A registered design gives its holder the right to prevent anyone else making or selling products which look and feel the same as the registered design. It covers tangible, physical, crafted things (like the famous coke bottle) as well as conceptual, aesthetic things (like the famous coke logo).
Registering a design is quite straightforward – compared to a patent application – as it does not involve any detailed scrutiny by an examiner. Apply to the Intellectual Property Office and, within 3 months, you could be the proud new owner of a registered design. Also unlike patents, you have 12 months from when your design first becomes public to register it; with a patent when it’s out it’s out!
Protection for appearance of products without any special application being made (for example copyright).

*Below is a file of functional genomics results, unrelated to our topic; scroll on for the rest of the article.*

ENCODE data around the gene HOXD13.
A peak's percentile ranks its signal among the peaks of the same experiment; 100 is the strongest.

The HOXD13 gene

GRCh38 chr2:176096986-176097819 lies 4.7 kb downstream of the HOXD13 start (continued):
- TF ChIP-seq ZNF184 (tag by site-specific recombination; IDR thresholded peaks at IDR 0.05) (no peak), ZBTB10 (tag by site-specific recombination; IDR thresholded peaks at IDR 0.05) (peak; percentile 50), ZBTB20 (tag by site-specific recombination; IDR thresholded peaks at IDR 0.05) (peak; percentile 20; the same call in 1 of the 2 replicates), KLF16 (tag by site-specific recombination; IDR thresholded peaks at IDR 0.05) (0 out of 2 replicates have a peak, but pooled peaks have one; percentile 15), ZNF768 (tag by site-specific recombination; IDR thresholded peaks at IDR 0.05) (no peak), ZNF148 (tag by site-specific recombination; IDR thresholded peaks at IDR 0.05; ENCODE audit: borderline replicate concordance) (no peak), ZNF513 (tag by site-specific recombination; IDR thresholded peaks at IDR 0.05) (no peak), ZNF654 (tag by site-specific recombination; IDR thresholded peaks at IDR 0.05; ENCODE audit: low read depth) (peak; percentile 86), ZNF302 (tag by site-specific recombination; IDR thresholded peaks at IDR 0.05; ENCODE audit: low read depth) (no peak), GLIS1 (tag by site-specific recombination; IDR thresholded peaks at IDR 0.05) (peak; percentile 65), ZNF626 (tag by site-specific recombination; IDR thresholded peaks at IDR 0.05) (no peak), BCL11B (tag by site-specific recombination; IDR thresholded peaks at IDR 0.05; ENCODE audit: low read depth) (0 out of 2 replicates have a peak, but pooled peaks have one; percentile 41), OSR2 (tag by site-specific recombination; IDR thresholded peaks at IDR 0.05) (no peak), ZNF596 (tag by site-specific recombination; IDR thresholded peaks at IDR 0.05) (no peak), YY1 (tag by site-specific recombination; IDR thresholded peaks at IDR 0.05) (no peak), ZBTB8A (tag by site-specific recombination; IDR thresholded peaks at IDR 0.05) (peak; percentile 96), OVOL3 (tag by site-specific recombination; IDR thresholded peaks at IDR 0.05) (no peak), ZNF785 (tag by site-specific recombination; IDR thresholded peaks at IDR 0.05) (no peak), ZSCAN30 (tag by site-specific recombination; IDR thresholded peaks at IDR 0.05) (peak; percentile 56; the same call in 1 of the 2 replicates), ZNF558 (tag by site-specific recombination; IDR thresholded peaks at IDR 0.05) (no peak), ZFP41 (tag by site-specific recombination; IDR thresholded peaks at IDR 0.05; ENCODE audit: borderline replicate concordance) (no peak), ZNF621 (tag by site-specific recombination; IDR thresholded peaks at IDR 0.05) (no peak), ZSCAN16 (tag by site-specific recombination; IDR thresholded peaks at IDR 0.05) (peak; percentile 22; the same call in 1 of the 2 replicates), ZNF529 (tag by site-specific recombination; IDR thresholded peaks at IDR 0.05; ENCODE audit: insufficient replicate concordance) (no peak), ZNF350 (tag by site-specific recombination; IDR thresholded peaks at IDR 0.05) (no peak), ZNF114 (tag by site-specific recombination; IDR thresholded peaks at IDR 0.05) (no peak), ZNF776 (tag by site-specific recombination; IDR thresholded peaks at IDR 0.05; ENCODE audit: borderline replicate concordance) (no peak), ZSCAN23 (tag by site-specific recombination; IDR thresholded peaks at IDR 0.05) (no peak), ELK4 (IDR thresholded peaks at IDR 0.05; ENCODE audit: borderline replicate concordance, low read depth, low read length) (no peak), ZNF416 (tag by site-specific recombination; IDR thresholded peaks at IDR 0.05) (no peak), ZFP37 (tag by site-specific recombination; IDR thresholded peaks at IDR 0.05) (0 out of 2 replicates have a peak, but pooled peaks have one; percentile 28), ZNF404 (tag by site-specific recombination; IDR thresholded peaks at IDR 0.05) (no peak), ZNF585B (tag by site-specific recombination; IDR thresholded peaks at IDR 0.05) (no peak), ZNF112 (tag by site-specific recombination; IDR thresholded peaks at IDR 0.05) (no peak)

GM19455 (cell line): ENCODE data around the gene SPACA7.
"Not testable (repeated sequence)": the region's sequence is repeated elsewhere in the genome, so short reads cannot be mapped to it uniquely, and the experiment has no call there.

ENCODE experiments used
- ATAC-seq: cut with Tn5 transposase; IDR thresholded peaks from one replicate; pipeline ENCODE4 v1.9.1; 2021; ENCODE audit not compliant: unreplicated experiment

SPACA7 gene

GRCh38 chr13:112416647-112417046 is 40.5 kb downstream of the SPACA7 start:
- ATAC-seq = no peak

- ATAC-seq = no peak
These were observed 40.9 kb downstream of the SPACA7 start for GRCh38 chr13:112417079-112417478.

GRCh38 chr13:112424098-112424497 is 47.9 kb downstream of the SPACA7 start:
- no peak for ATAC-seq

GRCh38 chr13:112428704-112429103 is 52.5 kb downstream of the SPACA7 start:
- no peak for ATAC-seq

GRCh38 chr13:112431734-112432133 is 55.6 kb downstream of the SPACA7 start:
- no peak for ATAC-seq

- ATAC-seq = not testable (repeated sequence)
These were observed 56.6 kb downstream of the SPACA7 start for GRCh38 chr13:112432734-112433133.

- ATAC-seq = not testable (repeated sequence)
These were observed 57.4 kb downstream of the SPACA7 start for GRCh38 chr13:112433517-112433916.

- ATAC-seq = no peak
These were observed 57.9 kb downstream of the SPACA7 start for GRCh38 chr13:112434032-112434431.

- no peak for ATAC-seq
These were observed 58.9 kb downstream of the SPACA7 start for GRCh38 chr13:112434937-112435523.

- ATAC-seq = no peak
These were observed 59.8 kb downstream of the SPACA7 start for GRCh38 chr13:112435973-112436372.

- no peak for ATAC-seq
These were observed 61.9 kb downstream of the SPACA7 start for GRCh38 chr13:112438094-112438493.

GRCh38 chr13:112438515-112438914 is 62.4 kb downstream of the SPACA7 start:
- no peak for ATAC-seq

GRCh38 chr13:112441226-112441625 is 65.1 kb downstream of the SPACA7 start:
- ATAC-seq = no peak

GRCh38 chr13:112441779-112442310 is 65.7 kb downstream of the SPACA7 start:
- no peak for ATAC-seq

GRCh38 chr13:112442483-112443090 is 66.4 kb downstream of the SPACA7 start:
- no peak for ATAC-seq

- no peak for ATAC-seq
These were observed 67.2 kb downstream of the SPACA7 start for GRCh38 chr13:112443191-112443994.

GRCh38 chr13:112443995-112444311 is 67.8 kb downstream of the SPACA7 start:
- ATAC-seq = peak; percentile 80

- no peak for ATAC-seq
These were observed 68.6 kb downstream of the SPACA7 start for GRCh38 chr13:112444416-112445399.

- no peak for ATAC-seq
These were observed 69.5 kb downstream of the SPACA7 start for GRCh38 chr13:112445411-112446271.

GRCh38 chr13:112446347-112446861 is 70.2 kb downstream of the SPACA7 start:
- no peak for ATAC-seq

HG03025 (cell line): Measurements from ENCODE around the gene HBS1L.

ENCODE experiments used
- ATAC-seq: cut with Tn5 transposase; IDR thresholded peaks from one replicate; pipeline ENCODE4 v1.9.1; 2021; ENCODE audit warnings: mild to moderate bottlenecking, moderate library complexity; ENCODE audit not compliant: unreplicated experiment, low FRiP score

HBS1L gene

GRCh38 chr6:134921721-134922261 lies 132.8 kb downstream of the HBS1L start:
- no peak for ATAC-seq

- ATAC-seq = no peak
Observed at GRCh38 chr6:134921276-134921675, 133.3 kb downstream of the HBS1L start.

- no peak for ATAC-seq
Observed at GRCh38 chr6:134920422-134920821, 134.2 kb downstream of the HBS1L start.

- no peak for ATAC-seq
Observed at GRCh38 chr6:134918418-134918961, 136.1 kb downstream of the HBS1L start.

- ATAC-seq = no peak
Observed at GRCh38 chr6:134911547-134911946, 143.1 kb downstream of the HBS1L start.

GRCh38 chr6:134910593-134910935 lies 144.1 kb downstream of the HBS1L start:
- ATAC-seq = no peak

Design rights are a collection of automatic protections which apply to various original works. In practice they work very similarly to registered designs – and apply to similar works and materials – but do not need to be applied for in order to take effect.
The subclasses (if you want to be geeky about it) are:
- UK design right – protects shape and appearance, except for surface decoration, for either 15 years from the creation of the design or 10 years from the first time the design was marketed.
- Community design right – similar protection to the UK design right and also covers surface decoration, however it is only valid for a maximum of 3 years from the date the design was made public.